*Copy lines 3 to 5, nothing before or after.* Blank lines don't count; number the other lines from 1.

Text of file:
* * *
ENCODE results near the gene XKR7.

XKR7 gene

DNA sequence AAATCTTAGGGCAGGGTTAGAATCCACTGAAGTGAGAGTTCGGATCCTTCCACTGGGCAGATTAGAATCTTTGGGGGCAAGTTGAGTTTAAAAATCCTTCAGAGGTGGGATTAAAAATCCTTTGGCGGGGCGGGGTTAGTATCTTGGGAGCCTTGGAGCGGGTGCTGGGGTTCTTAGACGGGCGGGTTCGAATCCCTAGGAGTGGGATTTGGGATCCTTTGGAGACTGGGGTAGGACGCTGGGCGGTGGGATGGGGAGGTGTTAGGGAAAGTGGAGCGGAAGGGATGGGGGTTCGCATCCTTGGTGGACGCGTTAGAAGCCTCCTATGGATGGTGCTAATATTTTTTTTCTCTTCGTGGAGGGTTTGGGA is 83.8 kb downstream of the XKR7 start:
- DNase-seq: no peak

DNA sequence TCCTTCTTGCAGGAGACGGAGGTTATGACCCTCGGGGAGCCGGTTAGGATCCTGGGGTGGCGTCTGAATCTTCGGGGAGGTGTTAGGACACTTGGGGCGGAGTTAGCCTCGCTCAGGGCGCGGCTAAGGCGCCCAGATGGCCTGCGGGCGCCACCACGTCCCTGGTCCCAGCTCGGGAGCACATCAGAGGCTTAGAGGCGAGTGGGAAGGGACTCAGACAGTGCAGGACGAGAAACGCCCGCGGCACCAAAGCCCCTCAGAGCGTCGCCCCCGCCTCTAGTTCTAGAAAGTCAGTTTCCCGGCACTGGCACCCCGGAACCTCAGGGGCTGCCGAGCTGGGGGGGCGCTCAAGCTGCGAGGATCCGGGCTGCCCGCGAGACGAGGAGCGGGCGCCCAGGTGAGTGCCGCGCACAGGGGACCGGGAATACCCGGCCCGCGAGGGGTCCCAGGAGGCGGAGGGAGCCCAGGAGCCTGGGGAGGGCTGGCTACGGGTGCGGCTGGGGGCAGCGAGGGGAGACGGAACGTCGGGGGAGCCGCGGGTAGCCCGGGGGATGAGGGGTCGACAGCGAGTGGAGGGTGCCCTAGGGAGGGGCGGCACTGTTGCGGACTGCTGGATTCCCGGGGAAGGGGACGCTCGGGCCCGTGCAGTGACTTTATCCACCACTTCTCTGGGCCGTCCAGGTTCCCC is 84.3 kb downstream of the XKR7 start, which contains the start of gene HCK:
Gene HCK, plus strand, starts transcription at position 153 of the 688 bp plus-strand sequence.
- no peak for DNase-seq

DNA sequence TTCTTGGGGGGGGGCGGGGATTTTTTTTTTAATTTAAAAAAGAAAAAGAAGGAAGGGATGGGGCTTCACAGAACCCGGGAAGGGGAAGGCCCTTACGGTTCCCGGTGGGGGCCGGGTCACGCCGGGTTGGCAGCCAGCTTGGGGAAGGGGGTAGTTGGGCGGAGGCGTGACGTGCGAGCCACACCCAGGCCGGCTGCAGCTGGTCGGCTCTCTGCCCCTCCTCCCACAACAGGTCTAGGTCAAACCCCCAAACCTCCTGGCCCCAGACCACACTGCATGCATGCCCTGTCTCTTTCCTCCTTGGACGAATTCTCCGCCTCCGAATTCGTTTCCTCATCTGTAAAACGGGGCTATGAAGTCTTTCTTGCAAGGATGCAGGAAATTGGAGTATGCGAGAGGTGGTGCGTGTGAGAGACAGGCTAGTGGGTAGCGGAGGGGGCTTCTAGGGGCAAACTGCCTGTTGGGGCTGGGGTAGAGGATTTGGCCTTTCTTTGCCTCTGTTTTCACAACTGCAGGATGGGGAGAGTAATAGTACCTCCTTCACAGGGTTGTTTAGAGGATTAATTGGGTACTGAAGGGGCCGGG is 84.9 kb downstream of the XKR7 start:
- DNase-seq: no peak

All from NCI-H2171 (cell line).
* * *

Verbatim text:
DNA sequence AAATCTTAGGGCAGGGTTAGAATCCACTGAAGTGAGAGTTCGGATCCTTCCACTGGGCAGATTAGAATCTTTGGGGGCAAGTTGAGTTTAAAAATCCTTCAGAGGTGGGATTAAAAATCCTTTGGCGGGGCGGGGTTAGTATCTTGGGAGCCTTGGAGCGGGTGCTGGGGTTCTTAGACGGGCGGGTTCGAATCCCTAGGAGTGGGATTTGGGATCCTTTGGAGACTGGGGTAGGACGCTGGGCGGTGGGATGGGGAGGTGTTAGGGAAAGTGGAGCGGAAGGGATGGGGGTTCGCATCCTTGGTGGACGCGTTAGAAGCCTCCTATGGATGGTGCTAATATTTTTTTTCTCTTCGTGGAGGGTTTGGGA is 83.8 kb downstream of the XKR7 start:
- DNase-seq: no peak

DNA sequence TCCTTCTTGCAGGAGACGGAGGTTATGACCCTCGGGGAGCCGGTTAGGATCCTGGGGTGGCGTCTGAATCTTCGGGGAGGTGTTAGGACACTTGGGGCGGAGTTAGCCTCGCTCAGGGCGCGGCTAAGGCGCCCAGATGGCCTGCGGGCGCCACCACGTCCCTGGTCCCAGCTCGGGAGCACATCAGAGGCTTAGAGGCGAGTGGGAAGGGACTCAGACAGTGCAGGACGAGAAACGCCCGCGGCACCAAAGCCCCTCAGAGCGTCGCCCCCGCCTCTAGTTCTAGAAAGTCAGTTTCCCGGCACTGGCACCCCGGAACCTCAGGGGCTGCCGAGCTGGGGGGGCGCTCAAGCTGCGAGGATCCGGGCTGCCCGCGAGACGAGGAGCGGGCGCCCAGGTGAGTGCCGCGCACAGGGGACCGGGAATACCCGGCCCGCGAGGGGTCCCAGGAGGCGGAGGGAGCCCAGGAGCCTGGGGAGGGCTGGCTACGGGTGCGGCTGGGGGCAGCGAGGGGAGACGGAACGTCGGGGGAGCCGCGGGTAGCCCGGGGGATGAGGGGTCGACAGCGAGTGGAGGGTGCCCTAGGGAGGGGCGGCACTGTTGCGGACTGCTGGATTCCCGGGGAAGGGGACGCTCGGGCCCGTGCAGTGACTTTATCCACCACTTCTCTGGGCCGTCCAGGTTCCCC is 84.3 kb downstream of the XKR7 start, which contains the start of gene HCK: